Nature Near You: Highlighting Properties of Water

by Nicole Finnicum

The seventh week of Nature Near You, Sanibel Sea School’s e-newsletter, featured a topic that is vital to all of us – water.

Through emails delivered at 9 a.m. on Monday, Wednesday and Friday, Nature Near You participants learned how water cycles around the planet and tracked water flow through the environment. We shared several experiments this week to take a deeper look at water’s unique properties.

On Monday, participants learned about how water is “sticky” through the properties of cohesion and adhesion. Cohesion is the process of water molecules being attracted, or sticking, to other water molecules. Adhesion occurs when water is attracted, or sticks to a substance that is not water. Marine Science Educator Sam Nowinski shared three unique experiments, using a few jars, pennies, and water to better observe these two forces in action and to solidify key concepts like surface tension in water.

On Wednesday, we dove into the water cycle and learned about the different states of water (solid, liquid, gas) and learned how water molecules move throughout Earth and the atmosphere. We took our participants through each stage of the water cycle – evaporation, condensation, and precipitation. Then, we created a water cycle in a jar – an easy activity to observe evaporation and condensation right at home. Wednesday’s activity was also paired with a nature journaling assignment where participants took a moment to investigate and observe signs of the water cycle in their own backyards.

On Friday, we focused on watersheds, also known as drainage basins, that are areas of land that collect water into creeks, streams, and rivers. These various water sources connect into larger bodies of water, known as outflow points, such as lakes, bays, and oceans. We learned how to model a watershed using just a piece of paper, a marker, and a spray bottle full of water – simple, but a super visual for kids! This activity allowed participants to observe how water flows over land when it rains and shows where it collects – mimicking a map of a natural watershed.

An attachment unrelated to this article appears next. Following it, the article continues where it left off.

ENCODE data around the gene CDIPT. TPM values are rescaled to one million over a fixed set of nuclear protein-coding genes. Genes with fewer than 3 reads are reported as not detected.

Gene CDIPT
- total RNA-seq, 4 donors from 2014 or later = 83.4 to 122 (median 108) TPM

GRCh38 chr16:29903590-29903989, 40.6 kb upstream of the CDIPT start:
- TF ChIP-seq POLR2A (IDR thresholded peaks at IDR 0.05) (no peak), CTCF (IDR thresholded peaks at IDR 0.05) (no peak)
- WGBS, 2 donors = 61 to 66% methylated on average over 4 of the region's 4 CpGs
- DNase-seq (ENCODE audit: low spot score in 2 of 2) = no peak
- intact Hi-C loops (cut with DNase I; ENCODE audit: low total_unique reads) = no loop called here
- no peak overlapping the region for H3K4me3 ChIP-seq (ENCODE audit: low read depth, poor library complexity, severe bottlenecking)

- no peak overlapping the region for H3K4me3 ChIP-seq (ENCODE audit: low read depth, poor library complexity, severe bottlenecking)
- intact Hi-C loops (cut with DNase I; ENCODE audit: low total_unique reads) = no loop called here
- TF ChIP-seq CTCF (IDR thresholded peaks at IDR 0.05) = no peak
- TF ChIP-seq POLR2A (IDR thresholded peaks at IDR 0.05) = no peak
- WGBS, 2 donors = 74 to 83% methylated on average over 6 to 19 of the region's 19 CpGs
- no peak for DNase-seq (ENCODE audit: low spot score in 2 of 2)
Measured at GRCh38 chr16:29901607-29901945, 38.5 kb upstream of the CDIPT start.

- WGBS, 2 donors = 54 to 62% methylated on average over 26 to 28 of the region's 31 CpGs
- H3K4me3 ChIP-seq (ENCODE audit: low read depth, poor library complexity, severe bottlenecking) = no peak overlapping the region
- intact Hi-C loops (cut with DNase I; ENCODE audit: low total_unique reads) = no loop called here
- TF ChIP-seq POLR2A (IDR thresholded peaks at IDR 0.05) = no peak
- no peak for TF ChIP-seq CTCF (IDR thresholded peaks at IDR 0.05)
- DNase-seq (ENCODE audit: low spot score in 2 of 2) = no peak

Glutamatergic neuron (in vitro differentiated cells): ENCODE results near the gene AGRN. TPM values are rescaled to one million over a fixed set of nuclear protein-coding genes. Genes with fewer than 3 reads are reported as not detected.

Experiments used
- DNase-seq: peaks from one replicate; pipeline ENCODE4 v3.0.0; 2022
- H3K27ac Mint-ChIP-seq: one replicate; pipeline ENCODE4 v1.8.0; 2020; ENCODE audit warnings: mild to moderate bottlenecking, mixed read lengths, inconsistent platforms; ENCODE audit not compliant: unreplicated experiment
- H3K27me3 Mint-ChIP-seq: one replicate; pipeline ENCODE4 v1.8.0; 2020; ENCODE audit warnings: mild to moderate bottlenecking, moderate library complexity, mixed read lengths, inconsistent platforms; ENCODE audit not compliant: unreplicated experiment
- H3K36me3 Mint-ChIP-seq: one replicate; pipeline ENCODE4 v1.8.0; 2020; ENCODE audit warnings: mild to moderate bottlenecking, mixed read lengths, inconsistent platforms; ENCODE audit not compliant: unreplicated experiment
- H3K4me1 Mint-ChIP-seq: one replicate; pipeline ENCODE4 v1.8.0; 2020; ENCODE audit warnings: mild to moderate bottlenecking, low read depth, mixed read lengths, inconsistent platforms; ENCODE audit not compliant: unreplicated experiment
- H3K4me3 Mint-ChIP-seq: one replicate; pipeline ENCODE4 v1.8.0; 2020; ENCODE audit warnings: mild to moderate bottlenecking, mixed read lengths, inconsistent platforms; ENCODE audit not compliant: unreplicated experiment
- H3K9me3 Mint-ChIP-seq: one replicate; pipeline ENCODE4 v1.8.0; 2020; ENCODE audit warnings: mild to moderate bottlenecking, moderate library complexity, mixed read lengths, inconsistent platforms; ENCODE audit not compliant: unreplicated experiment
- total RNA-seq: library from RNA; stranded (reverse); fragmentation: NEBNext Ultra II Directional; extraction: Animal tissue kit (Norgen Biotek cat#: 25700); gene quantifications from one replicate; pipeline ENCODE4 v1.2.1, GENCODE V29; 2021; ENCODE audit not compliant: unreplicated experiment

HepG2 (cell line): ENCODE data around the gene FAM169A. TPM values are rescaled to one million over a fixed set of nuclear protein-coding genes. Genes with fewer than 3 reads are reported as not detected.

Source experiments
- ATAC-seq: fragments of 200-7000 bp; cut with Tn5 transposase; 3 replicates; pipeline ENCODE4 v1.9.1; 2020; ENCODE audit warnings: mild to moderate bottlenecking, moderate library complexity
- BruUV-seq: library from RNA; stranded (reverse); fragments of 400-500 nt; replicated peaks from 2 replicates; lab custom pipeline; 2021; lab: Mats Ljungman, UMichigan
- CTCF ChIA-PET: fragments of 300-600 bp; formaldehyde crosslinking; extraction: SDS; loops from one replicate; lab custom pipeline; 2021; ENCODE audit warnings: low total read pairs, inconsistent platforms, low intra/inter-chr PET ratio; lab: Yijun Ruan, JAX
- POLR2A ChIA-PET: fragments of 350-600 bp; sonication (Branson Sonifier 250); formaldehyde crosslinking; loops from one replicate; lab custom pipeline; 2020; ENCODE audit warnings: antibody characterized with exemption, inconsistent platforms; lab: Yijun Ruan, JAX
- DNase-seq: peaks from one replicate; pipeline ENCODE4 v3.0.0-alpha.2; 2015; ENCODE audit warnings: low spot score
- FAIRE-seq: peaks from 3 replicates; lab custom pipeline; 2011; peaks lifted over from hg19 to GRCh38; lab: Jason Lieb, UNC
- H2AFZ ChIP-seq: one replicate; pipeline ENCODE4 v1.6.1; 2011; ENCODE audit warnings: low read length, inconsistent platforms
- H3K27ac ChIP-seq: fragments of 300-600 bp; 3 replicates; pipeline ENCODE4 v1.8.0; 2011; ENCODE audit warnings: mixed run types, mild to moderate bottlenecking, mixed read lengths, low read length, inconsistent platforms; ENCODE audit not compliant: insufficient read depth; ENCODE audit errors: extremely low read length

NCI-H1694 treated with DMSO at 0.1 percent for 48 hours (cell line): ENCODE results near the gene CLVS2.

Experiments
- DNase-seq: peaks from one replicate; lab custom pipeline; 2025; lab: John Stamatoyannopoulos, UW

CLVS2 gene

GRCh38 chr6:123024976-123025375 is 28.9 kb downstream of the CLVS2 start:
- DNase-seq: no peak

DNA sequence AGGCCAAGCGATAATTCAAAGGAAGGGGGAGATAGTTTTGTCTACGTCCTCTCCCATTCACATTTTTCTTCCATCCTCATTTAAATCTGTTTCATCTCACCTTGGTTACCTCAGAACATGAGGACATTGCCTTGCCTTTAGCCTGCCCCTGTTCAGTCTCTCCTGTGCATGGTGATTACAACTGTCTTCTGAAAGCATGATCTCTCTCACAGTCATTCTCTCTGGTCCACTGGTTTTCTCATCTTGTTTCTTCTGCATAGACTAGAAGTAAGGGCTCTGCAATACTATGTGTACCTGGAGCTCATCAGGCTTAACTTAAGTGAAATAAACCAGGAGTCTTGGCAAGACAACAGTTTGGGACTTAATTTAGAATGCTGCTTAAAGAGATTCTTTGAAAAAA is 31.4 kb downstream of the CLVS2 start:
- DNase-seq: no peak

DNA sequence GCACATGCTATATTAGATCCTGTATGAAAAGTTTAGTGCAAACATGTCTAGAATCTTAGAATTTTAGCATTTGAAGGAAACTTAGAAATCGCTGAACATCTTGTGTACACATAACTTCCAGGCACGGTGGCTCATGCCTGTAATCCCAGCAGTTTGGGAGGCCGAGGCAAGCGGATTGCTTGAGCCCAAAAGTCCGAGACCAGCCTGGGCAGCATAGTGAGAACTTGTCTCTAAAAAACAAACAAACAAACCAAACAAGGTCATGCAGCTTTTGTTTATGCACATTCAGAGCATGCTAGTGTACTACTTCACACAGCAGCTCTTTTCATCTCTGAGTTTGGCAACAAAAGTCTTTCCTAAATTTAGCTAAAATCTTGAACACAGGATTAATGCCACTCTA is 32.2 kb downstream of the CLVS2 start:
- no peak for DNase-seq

Water is such an integral component of our daily lives, so it is important to understand how it plays a role in our environments. As ocean educators, we especially see the role that the ocean plays in our community, our ecosystem, and in our individual lives. I think that water’s importance, and particularly, the ocean’s importance is best summed up in a quote by Sylvia Earle:

“Even if you never have the chance to see or touch the ocean, the ocean touches you with every breath you take, every drop of water you drink, every bite you consume. Everyone, everywhere is inextricably connected to and utterly dependent upon the existence of the sea.”

Nature Near You will continue through June and be delivered via email. If you are interested in joining the mailing list, please email If you missed out on an issue of Nature Near You, all of the content can be accessed at

Nature Near You is Sanibel Sea School’s offering to the community. If you would like to support our efforts, please visit or email for more information.

Part of the SCCF (Sanibel-Captiva Conservation Foundation) Family, Sanibel Sea School’s mission is to improve the ocean’s future, one person at a time.

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